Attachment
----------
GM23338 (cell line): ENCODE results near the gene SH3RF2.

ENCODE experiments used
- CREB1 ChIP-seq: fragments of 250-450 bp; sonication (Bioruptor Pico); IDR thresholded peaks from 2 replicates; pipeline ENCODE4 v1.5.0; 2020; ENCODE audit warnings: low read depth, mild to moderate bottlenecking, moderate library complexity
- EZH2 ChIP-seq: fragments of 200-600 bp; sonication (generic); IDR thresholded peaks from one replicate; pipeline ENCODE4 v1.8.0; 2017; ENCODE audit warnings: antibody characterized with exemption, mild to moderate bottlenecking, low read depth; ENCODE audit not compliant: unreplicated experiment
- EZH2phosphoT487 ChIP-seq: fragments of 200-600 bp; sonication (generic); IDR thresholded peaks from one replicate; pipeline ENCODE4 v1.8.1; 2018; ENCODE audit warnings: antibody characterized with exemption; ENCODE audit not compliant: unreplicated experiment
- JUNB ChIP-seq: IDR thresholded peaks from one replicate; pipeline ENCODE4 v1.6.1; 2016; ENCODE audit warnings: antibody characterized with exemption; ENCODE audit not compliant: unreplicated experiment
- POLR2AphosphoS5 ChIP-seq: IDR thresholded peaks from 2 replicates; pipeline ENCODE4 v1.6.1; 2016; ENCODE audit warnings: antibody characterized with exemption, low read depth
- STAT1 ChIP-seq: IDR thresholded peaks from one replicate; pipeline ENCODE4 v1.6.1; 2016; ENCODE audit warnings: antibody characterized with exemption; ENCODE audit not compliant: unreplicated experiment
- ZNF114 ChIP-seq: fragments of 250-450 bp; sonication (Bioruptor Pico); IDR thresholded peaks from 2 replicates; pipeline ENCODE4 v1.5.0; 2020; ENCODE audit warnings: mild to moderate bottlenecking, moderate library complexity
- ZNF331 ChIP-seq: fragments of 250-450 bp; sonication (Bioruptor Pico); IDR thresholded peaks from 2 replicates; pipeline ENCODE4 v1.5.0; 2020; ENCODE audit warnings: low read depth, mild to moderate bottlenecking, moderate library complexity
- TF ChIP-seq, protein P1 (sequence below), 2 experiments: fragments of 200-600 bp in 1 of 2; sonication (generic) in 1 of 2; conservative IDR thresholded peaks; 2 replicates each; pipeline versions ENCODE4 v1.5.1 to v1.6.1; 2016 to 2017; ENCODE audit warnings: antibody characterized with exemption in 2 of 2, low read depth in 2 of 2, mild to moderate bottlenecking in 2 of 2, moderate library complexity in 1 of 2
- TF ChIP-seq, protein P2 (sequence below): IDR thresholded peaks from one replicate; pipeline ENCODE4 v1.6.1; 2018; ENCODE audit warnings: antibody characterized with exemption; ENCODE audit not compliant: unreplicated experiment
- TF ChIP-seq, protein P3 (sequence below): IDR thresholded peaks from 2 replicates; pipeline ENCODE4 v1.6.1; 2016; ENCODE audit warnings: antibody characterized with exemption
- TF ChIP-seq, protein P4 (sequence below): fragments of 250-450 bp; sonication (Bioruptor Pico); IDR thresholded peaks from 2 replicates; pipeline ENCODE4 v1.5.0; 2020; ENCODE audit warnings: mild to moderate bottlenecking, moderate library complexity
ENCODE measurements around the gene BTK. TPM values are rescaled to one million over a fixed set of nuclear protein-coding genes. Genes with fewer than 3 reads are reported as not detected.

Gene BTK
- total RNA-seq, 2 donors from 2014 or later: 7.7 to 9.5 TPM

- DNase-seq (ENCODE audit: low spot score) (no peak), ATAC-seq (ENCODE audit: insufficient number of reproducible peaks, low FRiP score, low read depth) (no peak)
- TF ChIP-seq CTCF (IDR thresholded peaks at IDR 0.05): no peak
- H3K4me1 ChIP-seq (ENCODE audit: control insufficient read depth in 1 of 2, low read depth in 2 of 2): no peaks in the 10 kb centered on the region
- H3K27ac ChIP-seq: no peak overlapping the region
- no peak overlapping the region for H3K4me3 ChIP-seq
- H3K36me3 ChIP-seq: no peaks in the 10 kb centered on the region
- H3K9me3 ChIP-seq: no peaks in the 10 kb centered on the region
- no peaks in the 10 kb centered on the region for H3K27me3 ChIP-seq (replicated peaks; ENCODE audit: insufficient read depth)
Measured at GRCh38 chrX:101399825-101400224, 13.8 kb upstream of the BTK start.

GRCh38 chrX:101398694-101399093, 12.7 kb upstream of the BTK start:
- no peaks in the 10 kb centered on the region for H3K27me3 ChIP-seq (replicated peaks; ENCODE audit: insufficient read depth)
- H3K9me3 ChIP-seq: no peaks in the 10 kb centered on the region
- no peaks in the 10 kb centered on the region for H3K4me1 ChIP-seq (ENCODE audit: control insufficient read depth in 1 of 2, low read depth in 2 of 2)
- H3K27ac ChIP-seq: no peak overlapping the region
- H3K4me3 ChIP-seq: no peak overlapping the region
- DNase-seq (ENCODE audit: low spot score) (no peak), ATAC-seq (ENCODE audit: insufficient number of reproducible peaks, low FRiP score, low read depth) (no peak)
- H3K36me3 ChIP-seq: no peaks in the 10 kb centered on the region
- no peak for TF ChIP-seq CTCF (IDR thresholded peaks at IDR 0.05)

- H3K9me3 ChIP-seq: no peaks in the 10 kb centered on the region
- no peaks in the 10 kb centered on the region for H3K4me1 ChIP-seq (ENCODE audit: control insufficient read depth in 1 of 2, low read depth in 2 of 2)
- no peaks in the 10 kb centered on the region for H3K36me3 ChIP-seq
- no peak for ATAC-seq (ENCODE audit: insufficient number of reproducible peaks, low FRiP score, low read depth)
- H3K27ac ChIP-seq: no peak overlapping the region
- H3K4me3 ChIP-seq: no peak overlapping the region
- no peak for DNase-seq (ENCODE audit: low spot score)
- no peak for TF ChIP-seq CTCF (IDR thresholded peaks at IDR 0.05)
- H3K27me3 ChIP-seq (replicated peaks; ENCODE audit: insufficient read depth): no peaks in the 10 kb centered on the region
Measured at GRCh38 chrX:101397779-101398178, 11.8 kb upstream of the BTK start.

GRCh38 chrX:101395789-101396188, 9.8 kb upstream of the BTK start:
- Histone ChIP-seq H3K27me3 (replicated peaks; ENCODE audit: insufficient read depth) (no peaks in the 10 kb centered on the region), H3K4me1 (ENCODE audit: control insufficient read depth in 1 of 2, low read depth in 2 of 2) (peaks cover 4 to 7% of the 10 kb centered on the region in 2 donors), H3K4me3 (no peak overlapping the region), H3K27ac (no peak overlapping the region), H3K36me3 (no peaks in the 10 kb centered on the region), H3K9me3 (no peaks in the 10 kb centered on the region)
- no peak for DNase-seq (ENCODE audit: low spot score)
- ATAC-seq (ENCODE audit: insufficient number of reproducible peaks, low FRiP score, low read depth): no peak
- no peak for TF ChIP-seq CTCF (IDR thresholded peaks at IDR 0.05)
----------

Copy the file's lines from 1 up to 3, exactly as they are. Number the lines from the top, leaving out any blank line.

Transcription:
GM23338 (cell line): ENCODE results near the gene SH3RF2.

ENCODE experiments used
- CREB1 ChIP-seq: fragments of 250-450 bp; sonication (Bioruptor Pico); IDR thresholded peaks from 2 replicates; pipeline ENCODE4 v1.5.0; 2020; ENCODE audit warnings: low read depth, mild to moderate bottlenecking, moderate library complexity